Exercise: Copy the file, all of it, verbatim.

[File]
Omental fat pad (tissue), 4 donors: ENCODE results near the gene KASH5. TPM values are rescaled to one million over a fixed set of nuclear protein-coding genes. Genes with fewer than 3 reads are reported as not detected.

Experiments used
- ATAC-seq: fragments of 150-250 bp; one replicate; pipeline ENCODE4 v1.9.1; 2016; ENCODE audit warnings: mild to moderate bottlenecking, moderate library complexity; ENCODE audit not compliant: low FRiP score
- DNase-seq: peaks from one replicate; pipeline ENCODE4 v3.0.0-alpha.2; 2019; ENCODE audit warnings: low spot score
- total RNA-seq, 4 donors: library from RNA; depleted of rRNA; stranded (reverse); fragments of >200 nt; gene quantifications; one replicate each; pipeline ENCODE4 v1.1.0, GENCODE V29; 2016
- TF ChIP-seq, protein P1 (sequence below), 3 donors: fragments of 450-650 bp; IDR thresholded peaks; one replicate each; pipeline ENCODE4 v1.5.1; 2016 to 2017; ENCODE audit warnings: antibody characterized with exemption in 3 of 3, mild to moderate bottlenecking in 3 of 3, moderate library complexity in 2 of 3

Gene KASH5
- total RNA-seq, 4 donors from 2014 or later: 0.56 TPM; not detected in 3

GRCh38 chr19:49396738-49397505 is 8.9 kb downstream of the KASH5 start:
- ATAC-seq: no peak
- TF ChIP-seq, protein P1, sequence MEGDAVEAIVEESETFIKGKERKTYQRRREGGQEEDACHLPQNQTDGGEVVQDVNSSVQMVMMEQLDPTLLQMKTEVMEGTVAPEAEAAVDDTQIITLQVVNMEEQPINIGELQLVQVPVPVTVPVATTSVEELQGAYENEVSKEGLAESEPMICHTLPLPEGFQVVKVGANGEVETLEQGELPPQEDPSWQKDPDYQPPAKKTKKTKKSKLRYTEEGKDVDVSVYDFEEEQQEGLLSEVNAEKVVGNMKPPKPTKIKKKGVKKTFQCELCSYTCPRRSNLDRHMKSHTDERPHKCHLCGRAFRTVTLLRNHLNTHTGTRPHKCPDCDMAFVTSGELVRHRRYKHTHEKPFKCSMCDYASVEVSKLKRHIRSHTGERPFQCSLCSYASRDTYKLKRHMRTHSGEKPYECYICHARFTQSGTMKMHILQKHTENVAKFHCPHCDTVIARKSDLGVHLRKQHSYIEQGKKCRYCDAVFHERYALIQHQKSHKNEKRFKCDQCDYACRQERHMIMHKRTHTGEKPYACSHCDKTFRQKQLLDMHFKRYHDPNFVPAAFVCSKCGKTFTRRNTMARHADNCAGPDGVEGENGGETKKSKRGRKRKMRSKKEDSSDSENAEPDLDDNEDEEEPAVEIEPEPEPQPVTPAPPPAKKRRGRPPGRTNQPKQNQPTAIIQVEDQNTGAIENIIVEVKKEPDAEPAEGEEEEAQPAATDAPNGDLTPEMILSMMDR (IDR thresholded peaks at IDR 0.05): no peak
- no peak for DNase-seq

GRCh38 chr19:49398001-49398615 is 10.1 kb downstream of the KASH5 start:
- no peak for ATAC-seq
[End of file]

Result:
Omental fat pad (tissue), 4 donors: ENCODE results near the gene KASH5. TPM values are rescaled to one million over a fixed set of nuclear protein-coding genes. Genes with fewer than 3 reads are reported as not detected.

Experiments used
- ATAC-seq: fragments of 150-250 bp; one replicate; pipeline ENCODE4 v1.9.1; 2016; ENCODE audit warnings: mild to moderate bottlenecking, moderate library complexity; ENCODE audit not compliant: low FRiP score
- DNase-seq: peaks from one replicate; pipeline ENCODE4 v3.0.0-alpha.2; 2019; ENCODE audit warnings: low spot score
- total RNA-seq, 4 donors: library from RNA; depleted of rRNA; stranded (reverse); fragments of >200 nt; gene quantifications; one replicate each; pipeline ENCODE4 v1.1.0, GENCODE V29; 2016
- TF ChIP-seq, protein P1 (sequence below), 3 donors: fragments of 450-650 bp; IDR thresholded peaks; one replicate each; pipeline ENCODE4 v1.5.1; 2016 to 2017; ENCODE audit warnings: antibody characterized with exemption in 3 of 3, mild to moderate bottlenecking in 3 of 3, moderate library complexity in 2 of 3

Gene KASH5
- total RNA-seq, 4 donors from 2014 or later: 0.56 TPM; not detected in 3

GRCh38 chr19:49396738-49397505 is 8.9 kb downstream of the KASH5 start:
- ATAC-seq: no peak
- TF ChIP-seq, protein P1, sequence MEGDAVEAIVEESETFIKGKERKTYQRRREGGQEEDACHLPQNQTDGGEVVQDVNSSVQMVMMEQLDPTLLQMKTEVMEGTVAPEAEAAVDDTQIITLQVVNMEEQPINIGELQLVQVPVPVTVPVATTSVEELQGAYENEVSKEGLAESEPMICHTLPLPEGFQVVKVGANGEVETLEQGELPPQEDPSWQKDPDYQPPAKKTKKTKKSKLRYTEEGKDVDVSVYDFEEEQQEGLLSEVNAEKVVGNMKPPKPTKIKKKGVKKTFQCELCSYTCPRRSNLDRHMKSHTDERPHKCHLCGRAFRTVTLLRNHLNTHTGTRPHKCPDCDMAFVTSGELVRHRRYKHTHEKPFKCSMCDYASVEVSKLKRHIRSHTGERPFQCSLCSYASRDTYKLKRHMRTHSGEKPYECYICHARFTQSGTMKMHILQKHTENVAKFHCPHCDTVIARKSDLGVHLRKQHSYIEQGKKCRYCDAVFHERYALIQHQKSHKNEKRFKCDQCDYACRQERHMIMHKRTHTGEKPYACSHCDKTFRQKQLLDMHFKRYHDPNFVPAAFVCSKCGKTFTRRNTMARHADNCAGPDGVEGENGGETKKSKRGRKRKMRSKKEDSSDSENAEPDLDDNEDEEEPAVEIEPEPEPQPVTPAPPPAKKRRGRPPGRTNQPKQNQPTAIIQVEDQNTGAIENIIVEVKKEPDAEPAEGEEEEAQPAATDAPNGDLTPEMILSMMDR (IDR thresholded peaks at IDR 0.05): no peak
- no peak for DNase-seq

GRCh38 chr19:49398001-49398615 is 10.1 kb downstream of the KASH5 start:
- no peak for ATAC-seq